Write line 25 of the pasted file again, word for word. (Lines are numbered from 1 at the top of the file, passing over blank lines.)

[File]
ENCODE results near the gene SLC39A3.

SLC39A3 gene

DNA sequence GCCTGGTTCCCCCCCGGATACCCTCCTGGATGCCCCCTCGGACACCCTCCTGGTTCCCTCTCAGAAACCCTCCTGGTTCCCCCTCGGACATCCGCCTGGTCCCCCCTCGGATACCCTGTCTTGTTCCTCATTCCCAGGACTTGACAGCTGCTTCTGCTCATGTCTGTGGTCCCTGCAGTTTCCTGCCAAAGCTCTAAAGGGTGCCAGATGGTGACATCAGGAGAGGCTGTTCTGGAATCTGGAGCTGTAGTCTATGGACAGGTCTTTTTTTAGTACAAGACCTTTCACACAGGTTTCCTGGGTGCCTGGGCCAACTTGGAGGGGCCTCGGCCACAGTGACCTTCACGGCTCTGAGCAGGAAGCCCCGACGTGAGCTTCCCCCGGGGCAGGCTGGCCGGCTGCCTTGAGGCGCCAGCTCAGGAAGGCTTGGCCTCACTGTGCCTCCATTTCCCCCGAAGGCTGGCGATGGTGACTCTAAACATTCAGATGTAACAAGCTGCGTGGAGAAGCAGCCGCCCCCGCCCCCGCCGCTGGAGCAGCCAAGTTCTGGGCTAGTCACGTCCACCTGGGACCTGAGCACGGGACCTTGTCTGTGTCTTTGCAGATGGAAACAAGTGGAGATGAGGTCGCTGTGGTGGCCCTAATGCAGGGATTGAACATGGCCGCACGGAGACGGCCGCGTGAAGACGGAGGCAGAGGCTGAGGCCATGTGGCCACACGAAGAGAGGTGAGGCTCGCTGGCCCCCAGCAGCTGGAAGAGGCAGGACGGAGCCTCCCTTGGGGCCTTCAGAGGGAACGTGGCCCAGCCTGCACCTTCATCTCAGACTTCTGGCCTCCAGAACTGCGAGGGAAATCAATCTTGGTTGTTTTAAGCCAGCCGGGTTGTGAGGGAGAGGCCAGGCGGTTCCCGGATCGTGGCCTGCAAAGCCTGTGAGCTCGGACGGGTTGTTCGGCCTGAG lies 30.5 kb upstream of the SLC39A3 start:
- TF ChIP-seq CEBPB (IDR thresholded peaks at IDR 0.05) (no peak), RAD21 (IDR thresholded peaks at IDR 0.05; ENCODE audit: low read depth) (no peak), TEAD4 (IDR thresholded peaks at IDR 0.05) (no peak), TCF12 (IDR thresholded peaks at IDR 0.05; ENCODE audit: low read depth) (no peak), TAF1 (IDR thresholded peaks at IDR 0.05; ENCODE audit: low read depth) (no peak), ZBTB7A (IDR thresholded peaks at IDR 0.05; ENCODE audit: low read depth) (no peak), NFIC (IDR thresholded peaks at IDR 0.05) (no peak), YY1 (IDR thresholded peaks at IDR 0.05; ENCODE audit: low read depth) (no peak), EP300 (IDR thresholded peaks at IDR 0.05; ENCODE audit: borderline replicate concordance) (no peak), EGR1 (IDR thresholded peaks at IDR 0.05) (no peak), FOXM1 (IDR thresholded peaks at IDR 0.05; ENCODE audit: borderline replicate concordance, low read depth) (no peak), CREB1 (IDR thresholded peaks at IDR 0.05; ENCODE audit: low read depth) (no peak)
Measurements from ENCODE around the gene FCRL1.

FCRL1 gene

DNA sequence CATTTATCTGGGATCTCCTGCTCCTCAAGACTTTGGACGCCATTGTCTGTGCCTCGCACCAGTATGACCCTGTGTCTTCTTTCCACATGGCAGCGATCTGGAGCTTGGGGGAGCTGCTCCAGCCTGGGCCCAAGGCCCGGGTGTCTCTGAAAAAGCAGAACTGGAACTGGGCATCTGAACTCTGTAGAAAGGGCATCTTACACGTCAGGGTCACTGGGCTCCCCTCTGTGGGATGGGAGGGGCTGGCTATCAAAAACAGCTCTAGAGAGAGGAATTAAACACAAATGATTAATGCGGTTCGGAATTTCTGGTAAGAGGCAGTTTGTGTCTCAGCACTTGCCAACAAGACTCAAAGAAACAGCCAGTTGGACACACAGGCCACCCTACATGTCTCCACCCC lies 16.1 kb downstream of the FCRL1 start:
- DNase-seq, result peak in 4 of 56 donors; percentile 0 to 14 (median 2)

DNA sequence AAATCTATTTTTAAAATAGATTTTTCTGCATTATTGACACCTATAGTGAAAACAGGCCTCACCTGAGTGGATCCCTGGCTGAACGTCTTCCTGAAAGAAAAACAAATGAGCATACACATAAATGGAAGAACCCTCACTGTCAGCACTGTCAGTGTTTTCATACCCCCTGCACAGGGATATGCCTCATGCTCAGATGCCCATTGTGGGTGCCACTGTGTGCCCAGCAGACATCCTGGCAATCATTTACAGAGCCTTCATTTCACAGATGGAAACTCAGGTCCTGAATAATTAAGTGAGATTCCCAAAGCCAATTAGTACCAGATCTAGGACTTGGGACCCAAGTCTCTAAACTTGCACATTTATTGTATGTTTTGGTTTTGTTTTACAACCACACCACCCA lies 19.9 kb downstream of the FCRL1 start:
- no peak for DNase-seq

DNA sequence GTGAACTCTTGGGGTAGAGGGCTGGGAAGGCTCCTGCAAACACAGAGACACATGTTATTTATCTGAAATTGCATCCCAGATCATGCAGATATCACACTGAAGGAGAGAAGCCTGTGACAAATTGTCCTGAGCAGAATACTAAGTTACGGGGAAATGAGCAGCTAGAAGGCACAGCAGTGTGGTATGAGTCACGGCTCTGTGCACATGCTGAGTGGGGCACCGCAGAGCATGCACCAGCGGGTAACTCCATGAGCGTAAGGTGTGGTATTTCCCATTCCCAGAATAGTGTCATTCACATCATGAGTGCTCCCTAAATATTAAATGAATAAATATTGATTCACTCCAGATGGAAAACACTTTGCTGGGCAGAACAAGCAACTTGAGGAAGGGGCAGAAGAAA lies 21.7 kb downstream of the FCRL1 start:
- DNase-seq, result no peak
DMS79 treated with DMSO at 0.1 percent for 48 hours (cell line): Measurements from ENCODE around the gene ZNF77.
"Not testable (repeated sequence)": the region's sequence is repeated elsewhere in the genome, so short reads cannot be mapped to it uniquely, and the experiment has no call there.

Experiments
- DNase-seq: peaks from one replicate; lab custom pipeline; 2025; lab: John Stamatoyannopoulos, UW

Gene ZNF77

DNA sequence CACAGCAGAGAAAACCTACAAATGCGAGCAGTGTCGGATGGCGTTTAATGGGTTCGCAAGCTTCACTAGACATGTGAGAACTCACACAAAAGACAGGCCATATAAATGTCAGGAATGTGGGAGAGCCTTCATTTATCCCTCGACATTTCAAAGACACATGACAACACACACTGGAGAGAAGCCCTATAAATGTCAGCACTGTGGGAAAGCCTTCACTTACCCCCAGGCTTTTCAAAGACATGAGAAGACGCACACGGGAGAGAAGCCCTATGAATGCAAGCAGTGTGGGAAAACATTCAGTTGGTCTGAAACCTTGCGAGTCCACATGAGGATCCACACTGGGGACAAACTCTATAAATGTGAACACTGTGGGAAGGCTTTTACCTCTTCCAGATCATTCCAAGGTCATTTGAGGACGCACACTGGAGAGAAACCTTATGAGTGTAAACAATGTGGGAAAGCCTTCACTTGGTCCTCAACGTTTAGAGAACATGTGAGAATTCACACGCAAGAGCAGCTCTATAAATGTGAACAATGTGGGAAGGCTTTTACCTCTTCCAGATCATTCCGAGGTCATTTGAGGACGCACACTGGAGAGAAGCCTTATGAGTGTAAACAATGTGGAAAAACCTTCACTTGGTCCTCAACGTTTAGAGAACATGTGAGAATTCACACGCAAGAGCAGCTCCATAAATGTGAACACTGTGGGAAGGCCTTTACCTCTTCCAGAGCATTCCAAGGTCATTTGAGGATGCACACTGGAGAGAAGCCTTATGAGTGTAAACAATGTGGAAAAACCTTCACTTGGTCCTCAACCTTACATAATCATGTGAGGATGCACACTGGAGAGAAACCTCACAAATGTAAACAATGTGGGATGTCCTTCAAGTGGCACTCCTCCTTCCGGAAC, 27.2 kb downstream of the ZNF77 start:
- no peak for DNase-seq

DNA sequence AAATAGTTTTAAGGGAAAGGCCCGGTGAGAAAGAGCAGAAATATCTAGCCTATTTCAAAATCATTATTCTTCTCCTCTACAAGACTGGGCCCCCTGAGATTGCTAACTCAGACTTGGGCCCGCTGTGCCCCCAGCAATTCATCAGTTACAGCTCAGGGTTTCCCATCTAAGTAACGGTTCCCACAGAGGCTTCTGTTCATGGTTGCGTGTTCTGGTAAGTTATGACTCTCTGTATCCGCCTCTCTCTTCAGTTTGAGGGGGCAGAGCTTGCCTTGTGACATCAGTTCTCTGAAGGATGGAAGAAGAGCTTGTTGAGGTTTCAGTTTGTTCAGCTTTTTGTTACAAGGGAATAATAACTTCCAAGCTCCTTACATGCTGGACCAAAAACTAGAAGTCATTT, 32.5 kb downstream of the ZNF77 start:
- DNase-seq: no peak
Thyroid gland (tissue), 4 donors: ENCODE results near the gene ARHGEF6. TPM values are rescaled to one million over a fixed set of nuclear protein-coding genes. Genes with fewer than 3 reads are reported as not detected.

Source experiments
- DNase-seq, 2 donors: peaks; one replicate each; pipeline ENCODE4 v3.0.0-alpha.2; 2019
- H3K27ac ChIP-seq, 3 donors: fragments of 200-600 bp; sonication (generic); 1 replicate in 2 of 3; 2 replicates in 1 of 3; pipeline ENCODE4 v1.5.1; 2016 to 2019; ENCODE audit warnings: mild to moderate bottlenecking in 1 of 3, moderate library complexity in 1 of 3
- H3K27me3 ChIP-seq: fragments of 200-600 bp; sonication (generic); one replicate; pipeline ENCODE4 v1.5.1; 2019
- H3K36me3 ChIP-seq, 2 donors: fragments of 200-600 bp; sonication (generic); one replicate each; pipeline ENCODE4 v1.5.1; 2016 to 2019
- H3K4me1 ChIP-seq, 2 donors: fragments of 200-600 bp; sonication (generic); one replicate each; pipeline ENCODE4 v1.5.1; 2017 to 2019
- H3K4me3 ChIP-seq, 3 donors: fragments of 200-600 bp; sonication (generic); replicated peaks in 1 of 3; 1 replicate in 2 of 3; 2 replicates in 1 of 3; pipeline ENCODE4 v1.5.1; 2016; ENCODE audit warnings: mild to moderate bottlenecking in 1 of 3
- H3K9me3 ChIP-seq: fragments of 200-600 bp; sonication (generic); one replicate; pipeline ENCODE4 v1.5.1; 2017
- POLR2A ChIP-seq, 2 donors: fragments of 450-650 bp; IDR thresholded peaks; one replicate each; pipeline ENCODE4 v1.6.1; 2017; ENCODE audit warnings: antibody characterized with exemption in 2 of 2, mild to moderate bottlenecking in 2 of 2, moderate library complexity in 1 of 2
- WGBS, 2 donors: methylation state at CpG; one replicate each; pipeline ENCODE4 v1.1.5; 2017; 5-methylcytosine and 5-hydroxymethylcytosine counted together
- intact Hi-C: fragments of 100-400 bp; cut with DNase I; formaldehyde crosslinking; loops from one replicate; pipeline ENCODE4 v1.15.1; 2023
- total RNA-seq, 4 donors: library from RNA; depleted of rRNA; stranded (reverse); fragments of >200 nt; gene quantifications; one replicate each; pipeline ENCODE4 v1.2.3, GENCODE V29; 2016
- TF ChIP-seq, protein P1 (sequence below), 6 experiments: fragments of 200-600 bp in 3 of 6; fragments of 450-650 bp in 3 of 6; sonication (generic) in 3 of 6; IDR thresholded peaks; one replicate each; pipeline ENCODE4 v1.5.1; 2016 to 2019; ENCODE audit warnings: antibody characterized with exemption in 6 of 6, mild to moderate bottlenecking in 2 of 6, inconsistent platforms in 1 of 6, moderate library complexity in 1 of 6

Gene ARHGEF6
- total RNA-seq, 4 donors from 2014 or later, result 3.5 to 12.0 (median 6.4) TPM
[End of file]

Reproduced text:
- H3K27ac ChIP-seq, 3 donors: fragments of 200-600 bp; sonication (generic); 1 replicate in 2 of 3; 2 replicates in 1 of 3; pipeline ENCODE4 v1.5.1; 2016 to 2019; ENCODE audit warnings: mild to moderate bottlenecking in 1 of 3, moderate library complexity in 1 of 3